Training Plan: How to Run Hills

How to Run Hills, A Training Plan

The benefits of running hills are vast and primarily include increases in speed, strength, and cardiovascular endurance. These attributes are vital for success in youth football and can be developed over time.

Again, particularly in young athletes, regimented strength and conditioning workouts are not necessary. Normal physical activity in the form of free play and other sports typically provides all of the physical preparation needed for football season.  However, structure can be provided as a means of enhancing athleticism beyond what would be expected in regular activity.

The key is to provide safe, age-appropriate activities.

Speed and strength training in the form of hill running is a perfect example of such structure. More effort is required to sprint uphill when compared to running on flat terrain because gravity becomes more of a challenge. This is an ideal form of training for youth because it is natural and does not require the need for any equipment. Although football fields are flat, hill training is sports specific in that the athlete is forced to use movements he or she would use on the field, but in a much more challenging environment.

Likewise, cardiovascular endurance can also be enhanced through hill training, depending on how the workout is structured. Again, a hill can provide football specific training that is optimal when compared to activity (cycling, for example) that wouldn’t be employed directly on the football field. Hill running mimics the flow of a football game in that each trip up (or down) the hill is a repetition…similar to running a play and having the opportunity to return to the huddle. It provides an environment to put forth a great amount of effort for a short time, followed by a period of rest.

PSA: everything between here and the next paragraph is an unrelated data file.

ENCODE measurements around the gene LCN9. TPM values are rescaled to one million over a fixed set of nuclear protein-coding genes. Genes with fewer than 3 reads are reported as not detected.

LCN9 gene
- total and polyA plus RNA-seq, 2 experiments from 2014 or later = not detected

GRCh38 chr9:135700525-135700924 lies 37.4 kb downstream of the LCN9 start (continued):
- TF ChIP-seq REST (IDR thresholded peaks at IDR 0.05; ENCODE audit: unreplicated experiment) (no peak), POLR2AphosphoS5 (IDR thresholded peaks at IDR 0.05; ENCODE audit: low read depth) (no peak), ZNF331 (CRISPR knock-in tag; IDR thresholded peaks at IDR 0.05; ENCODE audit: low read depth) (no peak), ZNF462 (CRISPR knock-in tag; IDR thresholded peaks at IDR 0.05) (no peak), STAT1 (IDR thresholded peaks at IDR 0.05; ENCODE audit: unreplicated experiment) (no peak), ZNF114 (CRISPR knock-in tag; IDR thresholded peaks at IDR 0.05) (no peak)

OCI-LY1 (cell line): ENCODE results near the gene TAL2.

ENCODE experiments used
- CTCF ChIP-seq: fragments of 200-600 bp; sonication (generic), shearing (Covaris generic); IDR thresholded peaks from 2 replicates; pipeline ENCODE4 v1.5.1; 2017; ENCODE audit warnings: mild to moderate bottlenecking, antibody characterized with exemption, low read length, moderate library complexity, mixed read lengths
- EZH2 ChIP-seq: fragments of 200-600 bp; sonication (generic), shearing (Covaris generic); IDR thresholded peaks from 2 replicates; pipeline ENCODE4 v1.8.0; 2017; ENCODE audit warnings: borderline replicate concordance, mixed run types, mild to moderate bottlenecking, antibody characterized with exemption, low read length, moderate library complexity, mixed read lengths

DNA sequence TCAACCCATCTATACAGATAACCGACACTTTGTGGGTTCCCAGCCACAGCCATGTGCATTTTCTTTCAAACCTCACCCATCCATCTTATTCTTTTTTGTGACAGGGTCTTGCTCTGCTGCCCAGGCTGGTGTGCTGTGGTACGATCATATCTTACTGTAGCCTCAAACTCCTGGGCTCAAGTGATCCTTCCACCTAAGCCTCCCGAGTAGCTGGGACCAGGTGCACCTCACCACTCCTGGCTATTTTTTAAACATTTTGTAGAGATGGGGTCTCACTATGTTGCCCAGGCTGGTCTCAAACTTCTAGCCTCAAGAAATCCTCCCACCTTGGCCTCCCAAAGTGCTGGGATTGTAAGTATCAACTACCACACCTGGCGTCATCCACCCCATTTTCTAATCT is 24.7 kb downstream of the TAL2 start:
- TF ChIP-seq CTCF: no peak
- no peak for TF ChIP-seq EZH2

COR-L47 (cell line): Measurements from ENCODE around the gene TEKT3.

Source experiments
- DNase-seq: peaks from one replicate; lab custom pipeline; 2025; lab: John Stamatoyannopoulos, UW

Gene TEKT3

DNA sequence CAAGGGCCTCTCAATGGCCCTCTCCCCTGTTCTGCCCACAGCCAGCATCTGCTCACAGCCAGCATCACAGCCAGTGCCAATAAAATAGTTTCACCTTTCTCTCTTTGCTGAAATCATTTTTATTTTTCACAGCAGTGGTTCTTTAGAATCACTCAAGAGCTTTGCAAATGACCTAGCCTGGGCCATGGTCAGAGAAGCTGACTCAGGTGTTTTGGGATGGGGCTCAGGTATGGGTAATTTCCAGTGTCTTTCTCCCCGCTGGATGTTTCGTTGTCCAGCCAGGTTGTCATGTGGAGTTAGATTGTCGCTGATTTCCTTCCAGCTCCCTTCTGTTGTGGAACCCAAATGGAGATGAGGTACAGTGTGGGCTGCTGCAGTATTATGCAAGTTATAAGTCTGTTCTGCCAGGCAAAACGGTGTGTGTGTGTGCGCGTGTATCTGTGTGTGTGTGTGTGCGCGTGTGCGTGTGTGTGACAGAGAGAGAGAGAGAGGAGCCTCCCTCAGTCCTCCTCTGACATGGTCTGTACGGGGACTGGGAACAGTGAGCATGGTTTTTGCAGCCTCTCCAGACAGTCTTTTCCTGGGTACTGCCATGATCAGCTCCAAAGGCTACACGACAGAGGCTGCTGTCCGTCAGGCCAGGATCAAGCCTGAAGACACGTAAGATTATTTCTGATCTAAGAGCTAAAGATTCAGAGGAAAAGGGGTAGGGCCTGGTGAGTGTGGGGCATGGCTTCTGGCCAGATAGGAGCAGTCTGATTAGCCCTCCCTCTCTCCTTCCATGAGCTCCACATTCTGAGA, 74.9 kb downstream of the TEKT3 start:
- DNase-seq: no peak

Choosing A Hill

Seems simple enough, but there are a few things to keep in mind. First, when choosing a hill, choose one that has a grade (incline) no greater than 10 degrees. The steeper the hill, the more stress it can place on the muscles and joints of the lower limb….and not in a good way. Next, make sure the hill is SAFE. It should be covered in grass, free of rocks and holes, and in a safe area (not near a street)

Structuring the workout depends on the overall goal. Strength gains will always be a byproduct of hill training, however, longer rest periods should be employed for optimal results. To increase strength, the athlete must put forth maximal effort each rep. This is not possible if the athlete is too fatigued. Likewise, the athlete can’t increase their speed if they aren’t running as fast as possible. Thus, for speed training, the athlete must fully recover after an uphill sprint, prior to starting the next rep. Conversely, endurance gains are made by minimizing rest.

Sample Endurance Hill Running Workout:

*Remember to warm up and cool down.

1st Quarter:

  • 4 Uphill Sprints – The downhill jog to return to the starting position is the rest period.

2nd Quarter:

  • 4 Uphill Shuffles, alternate the lead leg each rep – The downhill jog to return to the starting position is the rest period.

3rd Quarter:

  • 4 Bounds (bounding is an exaggerated run with leaping strides) – The walk down hill to return to the starting position is the rest period.

4th Quarter

  • 4 Uphill Broad Jumps (the goal is to make it up the hill in in the least amount of hops as possible) – The walk down hill to return to the starting position is the rest period.

Overtime

  • 4 Uphill Sprints – The downhill jog to return to the starting position is the rest period.

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